My Potentially Incendiary Review of Bully

I’m a sucker for a documentary. Really. I’ll watch a documentary about almost anything. How black women “get their hair did”, sushi chefs, the effects of DMT, high school football, graffiti artists; I’m up for whatever subject the director seems to think is interesting. So, even though I have fairly high standards for films, I usually let lousy camera work and poorly done voice-overs slide when I’m watching a documentary as long as the whole experience is enlightening or humorous. Despite all of this, I did not enjoy Bully. and not because it exposed the truth about the henceforth unknown problem of bullying in schools, or tugged at my heartstrings. I myself was a student not so long ago, and remember exactly what it was like. I don’t think I know a single person who has not been bullied, or who doesn’t think that bullying is a problem. Before the widespread campaign against bullying, it was an issue that everyone was aware of, but I think somewhere along the way our process for coping with it changed.  The problem with Bully is not that it’s too honest, it’s that it seems to offer a lopsided perspective on the entire issue it claims it focuses on. And before you read on, let the record stand that I do think Bullying is a problem that people in today’s society do not know how to handle. Children deny they are being bullied out of shame, adults offer lame excuses like “it’s normal” and “it doesn’t happen that much”. My beef here is not with the importance of the issue of bullying,  but with the way in which the film goes about showing the “truth” about it.bully-movie-poster-01

To begin with, the administrators in the film handle the problems that come their way in a very poor fashion, or at least it’s made to appear that way based on the editing work done by the film crew. It seems as if every adult in the film, really, is totally clueless about what is going on around them, and completely inept in dealing with it once it’s revealed. At a public hearing in the film, board members and administrative professionals can offer nothing but upturned palms and blank expressions as a number of students stand up and incoherently string their stories of bullying into the dialogue, and parents jump on the finger-pointing bandwagon. It’s as if they came to the meeting without preparing at all. This administration knew what the meeting was about, and that it was being conducted by the parents of a young boy who killed himself as a result of bullying, yet they put together no statements or plans to offer a potential solution to the issue at hand. In the middle school of the student who serves as the film’s focal point, a principal offers only one solution to a pair of distraught parents whose son is being abused on the bus ride home; “we can put him on a different bus, but there’s no guarantee it won’t happen there too,” followed by a half-hearted “you’ll just have to trust us”. The parents left the school feeling as if their principal would do nothing to help, and who can blame them? My concern here is thatBully will leave its viewership believing that all administrators behave in this manner. It may be true that poor bus monitoring is a situation that cannot be easily remedied, but I find the pill of “just trust us” hard to swallow, and I can’t imagine the competent administrative professionals that I know shrugging off a concerned parent in such a fashion. Throughout the film we see decision after bad decision coming from the people who are supposed to be leaders in an educational setting. Never does the film show educators making positive decisions, or trying to help. It’s as if they left that entire perspective out. Either the schools portrayed in the film are really full of teachers who chastise bullied children for not accepting the apologies of their bullies with a hand-shake, VPs who let unrepentant and unmoved children leave their office having learned no lesson at all, and parents who want take no responsibility for their own children’s behavior as well; or, Weistein (the producer) wants us to think that this is the general fair among public schools. If anything, Bully is simply proof that education is really a system of both the home and the school, in which neither can be lacking if the desired outcome is ever to be met. Having known people who do not understand the simple concept of home to school unity, and I mean grossly misunderstood it’s necessity, it seems that Bully is just a film to add fuel to their fire, and allow them to continue in their unjust blaming of the educational system alone without constructive dialogue or action.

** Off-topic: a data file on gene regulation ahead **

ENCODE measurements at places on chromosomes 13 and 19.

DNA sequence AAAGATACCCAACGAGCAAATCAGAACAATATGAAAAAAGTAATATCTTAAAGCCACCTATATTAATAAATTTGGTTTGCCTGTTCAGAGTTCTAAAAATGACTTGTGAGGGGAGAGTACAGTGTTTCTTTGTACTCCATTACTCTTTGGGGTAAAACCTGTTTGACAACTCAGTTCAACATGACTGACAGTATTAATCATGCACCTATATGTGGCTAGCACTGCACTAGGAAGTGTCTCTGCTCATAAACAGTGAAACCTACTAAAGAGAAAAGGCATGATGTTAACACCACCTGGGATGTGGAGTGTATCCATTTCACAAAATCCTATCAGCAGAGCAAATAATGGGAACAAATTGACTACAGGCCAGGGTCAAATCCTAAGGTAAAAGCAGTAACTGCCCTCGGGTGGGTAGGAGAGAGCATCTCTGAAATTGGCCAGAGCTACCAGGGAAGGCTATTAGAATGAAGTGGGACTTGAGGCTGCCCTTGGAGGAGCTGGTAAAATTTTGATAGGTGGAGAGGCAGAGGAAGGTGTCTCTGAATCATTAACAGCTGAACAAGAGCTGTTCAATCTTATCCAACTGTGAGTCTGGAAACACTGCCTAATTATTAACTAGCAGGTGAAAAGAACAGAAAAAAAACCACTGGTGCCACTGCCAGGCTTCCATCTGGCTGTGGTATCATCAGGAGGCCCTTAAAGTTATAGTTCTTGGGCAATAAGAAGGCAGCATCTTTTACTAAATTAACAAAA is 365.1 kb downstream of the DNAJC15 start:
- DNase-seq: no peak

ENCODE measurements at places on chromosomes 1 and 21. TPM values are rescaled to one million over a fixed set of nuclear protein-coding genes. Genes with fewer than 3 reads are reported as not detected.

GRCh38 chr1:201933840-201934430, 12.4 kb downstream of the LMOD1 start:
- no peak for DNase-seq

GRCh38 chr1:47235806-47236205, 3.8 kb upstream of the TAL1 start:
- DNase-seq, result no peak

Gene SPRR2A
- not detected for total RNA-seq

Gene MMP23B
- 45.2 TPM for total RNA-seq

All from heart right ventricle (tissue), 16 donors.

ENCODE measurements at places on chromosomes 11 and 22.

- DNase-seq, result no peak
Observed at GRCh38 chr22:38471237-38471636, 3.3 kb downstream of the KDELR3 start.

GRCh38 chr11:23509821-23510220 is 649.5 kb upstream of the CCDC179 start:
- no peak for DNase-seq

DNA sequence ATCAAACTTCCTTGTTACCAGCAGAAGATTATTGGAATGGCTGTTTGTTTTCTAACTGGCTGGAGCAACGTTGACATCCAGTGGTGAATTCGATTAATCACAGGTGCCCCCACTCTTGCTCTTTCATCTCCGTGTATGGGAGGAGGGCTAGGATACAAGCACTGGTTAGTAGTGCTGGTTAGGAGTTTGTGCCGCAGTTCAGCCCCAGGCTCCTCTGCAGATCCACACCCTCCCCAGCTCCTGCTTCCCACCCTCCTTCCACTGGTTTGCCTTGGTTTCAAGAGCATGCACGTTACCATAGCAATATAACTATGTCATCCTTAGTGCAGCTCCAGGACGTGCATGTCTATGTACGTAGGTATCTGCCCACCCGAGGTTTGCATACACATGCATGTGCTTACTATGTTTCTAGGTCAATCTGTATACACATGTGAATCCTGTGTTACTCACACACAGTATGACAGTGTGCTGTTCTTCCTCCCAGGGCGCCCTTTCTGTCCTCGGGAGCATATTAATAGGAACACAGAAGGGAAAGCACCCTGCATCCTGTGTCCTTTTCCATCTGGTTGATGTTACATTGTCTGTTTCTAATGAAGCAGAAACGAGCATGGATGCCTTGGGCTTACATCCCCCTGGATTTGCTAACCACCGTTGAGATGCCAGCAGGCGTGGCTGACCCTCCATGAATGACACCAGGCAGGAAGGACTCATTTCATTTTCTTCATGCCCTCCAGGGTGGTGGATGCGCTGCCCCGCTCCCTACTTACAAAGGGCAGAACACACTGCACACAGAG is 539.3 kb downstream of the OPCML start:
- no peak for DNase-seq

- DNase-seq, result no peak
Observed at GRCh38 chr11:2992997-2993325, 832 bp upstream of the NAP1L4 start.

Furthermore, the pool of students chosen to film were not the best choices.

1. The primary student in the film is not an example of an ordinary student. He has particular needs that are guaranteed to cause him unwanted negative attention, and on top of this he goes through most of the film without telling anybody what is happening to him. If anything, the campaign surrounding him aught to be teaching children to speak up when they are being treated wrongly. Of course, the lowest of individuals would say “well he’s weird, he deserves it”. My response would be that all types of people are bullied. This is not a phenomenon saved for only the meek and socially inept, and I would like to see that aspect represented on film, so that the ignorant people who make these sort of claims might finally understand WHY this problem is so very real. Not because this one kid, a kid who cannot defend himself at all, gets bullied every day; but because all sorts of kids get the same treatment. On top of this, it seems to me that whoever did the casting for this documentary chose this boy in order to illicit a specific reaction from viewers. Of course we will feel bad for him, he’s “socially disabled”, but this does not mean that his problems validate the agenda of the filmmakers who are following him. I doubt he even knows the true agenda of the filmmakers who are following him. From my viewpoint, all this film does is support the age old concept that nerds are bully fodder, and use a confused young man as a tool for their propaganda.